Democrats rail against biomass shutdown at Springfield power plant

Valley News Staff Writer
Published: 11/20/2019 9:57:04 PM

SPRINGFIELD, N.H. — A group of Upper Valley Democrats on Wednesday lamented the closing of a biomass power plant in Springfield, saying its loss will harm New Hampshire’s timber industry and deprive foresters of a reliable source of income.

Standing outside the Springfield Power plant near Interstate 89, the three lawmakers and a candidate for state Senate laid blame on Republican Gov. Chris Sununu, who vetoed a bill in August that would have required utilities to buy renewable generation credits from biomass facilities.

“Sununu’s veto made abundantly clear where his priorities lie. Not with the laid-off workers or promoting local renewable energy sources but with safeguarding the interest of large, corporate special needs,” state Rep. Lee Oxenham, D-Plainfield, said during an event organized by the New Hampshire Democratic Party.

She was joined by state Reps. Brian Sullivan, of Grantham, and Linda Tanner, of Georges Mills, as well as Jenn Alford-Teaster, a Sutton Democrat again running for a Newport-area Senate seat.

Mount Laurel, N.J.-based EWP Renewable Corp., a unit of South Korea-based Korea East-West Power Co., announced its intention to close the Springfield plant last month. The company also plans to close a sister plant in Whitefield, N.H., letting about 20 workers go at each location, officials at the New Hampshire Timberland Owners Association said at the time.

Sununu has argued that the bill he vetoed would have provided subsidies costing New Hampshire electric customers $20 million a year, harming “our most vulnerable citizens for the benefit of a few.” He also took issue with using ratepayer money to save the biomass, or woodchip, industry, saying in a statement that such action amounts to “picking winners and losers in a competitive energy market.”

“Governor Sununu will not apologize for standing up for low-income families and seniors on fixed incomes who would have seen their electric bills skyrocket if this legislation passed, putting ratepayers on the hook for $60 million over three years,” Ben Vihstadt, the governor’s spokesman, said in an email on Wednesday.

Vihstadt went on to say that state officials responded to the biomass plants “within days” of the closing announcement to offer “state funding for job training and community college courses to learn new skills, unemployment benefits through Employment Security and information on employment opportunities in their areas.”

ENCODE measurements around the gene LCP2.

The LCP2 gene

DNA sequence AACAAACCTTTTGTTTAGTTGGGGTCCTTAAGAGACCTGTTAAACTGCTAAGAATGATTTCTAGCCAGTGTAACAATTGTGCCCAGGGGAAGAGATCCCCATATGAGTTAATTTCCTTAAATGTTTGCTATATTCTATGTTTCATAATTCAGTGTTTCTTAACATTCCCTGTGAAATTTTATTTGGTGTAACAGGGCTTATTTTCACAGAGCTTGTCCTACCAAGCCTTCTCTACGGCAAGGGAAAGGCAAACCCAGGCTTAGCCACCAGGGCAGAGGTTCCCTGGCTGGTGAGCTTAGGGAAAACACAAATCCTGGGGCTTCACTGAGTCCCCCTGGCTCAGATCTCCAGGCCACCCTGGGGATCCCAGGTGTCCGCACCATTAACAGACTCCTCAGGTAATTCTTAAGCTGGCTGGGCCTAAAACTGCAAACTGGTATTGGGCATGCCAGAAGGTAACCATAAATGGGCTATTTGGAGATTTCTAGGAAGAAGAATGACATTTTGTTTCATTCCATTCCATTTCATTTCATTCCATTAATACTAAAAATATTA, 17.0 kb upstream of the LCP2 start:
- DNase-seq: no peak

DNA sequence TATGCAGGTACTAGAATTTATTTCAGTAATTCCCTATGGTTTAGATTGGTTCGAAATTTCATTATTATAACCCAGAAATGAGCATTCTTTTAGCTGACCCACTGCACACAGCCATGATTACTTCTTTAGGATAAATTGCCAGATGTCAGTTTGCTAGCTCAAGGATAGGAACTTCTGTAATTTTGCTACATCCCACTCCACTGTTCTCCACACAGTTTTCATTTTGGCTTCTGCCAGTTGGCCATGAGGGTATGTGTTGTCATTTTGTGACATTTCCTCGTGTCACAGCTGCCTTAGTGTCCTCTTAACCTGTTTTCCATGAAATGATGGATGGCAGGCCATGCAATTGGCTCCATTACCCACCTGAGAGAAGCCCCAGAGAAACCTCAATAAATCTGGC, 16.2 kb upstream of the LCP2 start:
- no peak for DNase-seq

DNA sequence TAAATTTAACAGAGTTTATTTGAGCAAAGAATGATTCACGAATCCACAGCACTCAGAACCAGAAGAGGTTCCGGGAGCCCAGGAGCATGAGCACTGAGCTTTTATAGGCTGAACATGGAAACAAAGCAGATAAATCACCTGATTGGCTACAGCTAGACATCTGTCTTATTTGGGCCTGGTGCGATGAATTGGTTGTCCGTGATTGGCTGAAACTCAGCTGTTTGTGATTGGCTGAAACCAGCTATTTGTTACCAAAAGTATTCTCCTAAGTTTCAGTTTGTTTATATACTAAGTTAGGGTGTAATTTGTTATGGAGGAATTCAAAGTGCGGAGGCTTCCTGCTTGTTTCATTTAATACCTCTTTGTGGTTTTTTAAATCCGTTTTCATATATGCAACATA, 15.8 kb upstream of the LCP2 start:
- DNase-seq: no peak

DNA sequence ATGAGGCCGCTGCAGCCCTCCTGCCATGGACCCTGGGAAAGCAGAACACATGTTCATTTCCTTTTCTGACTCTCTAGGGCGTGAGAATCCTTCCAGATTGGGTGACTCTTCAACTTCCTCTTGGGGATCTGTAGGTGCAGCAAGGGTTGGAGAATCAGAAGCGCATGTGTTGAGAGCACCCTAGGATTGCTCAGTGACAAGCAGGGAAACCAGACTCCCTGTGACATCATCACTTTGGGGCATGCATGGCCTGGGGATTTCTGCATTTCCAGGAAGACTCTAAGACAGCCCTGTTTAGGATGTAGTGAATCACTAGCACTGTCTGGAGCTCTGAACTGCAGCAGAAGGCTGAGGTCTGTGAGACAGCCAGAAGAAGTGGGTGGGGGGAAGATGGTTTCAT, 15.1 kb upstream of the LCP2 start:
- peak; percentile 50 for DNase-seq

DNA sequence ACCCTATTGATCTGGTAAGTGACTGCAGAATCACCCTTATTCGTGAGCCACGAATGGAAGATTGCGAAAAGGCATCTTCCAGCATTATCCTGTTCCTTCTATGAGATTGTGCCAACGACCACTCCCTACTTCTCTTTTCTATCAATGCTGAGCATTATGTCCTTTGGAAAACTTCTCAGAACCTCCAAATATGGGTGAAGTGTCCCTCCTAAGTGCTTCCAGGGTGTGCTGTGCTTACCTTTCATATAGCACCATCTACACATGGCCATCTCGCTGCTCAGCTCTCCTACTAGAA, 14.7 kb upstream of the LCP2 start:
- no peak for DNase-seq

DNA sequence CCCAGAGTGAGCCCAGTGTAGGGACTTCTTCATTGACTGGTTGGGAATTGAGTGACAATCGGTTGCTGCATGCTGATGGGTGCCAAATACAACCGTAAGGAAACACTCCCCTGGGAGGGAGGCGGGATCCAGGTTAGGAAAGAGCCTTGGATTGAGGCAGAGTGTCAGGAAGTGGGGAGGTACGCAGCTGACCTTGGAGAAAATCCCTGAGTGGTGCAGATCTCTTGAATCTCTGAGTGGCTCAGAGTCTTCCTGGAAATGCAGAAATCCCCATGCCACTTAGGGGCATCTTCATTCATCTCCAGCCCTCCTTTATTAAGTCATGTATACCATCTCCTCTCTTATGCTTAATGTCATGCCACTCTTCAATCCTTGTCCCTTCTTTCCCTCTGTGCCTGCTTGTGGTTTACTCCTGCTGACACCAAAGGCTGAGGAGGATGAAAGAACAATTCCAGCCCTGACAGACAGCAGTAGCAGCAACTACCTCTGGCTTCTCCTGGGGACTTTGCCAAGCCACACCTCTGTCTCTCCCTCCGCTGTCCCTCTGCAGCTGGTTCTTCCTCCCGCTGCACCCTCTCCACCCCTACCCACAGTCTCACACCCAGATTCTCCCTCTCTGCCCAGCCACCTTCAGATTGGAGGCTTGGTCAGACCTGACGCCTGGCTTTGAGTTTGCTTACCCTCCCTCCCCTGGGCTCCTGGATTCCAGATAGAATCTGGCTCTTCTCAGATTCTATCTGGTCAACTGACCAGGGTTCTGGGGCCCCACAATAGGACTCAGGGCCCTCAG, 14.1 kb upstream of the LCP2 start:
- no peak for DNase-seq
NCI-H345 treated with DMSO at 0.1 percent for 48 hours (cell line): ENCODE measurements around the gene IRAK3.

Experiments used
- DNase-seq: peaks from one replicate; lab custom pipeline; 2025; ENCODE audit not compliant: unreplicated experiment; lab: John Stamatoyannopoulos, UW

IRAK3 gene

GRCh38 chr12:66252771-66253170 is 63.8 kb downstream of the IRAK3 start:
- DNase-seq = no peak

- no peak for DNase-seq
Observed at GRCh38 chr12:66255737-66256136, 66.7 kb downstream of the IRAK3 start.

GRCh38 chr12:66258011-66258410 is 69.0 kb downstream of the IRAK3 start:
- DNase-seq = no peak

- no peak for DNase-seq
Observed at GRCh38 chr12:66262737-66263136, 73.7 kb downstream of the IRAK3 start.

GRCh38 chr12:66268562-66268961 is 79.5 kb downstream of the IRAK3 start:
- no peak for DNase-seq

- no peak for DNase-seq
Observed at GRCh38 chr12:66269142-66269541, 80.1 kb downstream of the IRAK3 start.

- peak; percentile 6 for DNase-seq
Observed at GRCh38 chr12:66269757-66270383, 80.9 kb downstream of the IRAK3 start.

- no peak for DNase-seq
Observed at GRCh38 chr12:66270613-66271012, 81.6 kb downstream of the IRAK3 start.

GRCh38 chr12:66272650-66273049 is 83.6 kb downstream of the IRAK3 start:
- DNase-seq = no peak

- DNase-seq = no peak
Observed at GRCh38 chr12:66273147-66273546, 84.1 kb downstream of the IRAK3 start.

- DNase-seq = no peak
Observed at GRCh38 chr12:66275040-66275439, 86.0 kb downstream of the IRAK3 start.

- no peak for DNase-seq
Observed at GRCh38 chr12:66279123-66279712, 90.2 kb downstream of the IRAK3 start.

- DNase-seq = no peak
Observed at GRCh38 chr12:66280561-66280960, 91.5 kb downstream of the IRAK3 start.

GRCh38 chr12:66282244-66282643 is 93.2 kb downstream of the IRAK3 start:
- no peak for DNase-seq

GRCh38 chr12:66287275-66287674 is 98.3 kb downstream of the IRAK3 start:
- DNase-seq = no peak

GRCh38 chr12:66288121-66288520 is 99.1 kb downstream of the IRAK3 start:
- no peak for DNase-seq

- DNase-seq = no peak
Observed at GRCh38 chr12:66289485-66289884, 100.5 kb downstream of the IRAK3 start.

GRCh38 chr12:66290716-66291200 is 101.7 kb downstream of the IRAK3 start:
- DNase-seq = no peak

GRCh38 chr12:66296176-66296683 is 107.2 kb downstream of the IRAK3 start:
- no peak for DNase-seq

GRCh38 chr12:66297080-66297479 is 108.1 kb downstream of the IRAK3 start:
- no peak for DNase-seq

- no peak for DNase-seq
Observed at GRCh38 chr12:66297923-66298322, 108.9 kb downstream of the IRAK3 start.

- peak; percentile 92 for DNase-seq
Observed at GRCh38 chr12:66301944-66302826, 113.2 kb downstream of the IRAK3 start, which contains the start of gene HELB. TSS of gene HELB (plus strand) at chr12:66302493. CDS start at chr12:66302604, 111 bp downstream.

State Rep. Steven Smith, R-Charlestown, on Wednesday called the biomass bill “particularly frustrating.” The bill’s sponsors refused to consider alternative sources of funding for the subsidies, he said, effectively forcing lawmakers to choose between electric customers and timber workers.

“I’ve got people living in mobile home parks that can’t afford their electric bills now. They’re on a fixed income,” Smith, who voted to sustain Sununu’s veto, said via phone. “If (lawmakers) had taken money from anywhere else, that plant would be open today.”

However, Alford-Teaster said she’s seen the impact of Sununu’s veto in her Sutton, N.H., neighborhood, where foresters have just finished work.

“There’s a tremendous amount of slash that’s left over and there’s nothing to do with it,” she said.

Alford-Teaster is again challenging two-term state Sen. Ruth Ward, R-Stoddard, in a 24-town district that includes the Newport area and Springfield.

Ward, who supported the biomass bill, said she would have voted to override the governor’s veto, had the measure come before the Senate.

“I think we need to look at the whole issue of biomass, alternative energy and do it in a way that helps people instead of destroying jobs for them,” Ward said in a phone interview.

The subsidies will likely be debated again next year. A group of six Democratic lawmakers is co-sponsoring legislation that would reintroduce the payments.

Tim Camerato can be reached at tcamerato@vnews.com or 603-727-3223.




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